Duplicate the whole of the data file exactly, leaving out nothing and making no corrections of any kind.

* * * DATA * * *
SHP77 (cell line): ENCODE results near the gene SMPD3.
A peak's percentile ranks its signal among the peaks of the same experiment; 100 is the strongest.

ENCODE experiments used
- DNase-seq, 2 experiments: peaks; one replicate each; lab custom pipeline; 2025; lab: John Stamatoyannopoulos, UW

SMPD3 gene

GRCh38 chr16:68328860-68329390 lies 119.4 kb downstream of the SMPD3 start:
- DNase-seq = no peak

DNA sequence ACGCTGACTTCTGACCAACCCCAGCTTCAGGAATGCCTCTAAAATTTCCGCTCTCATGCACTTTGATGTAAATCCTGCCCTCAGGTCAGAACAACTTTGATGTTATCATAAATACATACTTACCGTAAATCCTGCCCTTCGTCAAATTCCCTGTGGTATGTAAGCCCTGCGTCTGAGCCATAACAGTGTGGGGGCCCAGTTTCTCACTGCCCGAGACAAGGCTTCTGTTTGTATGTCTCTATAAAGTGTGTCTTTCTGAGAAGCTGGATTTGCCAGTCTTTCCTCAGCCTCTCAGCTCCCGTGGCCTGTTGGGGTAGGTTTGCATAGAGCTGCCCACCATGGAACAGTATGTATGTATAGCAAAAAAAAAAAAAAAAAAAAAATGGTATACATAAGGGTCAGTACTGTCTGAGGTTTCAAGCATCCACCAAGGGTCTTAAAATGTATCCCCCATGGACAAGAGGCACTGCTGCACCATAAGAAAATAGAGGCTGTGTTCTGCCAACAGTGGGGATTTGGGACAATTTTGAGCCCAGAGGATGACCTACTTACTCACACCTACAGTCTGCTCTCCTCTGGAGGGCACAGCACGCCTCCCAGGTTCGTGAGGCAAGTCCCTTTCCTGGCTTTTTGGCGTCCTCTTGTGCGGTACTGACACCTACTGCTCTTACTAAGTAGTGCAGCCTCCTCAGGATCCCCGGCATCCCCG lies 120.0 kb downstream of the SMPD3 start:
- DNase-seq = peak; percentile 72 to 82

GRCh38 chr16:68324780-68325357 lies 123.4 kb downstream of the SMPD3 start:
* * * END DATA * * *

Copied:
SHP77 (cell line): ENCODE results near the gene SMPD3.
A peak's percentile ranks its signal among the peaks of the same experiment; 100 is the strongest.

ENCODE experiments used
- DNase-seq, 2 experiments: peaks; one replicate each; lab custom pipeline; 2025; lab: John Stamatoyannopoulos, UW

SMPD3 gene

GRCh38 chr16:68328860-68329390 lies 119.4 kb downstream of the SMPD3 start:
- DNase-seq = no peak

DNA sequence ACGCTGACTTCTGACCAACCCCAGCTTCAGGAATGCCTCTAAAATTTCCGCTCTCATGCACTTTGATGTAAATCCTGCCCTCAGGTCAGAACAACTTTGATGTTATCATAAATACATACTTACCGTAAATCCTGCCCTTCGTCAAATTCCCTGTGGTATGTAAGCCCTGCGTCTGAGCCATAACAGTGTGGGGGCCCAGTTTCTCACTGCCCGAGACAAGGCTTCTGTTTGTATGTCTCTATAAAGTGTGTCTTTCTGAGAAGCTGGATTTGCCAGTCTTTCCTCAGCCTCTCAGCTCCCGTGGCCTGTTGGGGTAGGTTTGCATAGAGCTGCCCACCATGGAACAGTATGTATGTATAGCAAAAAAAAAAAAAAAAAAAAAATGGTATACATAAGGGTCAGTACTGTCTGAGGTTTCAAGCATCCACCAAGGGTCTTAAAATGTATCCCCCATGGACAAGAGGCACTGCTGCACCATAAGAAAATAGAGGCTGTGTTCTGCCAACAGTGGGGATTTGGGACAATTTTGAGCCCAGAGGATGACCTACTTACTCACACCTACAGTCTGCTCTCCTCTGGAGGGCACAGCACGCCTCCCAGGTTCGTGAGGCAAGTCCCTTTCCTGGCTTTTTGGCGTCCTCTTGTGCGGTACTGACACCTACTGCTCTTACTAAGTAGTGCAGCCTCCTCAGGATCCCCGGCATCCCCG lies 120.0 kb downstream of the SMPD3 start:
- DNase-seq = peak; percentile 72 to 82

GRCh38 chr16:68324780-68325357 lies 123.4 kb downstream of the SMPD3 start: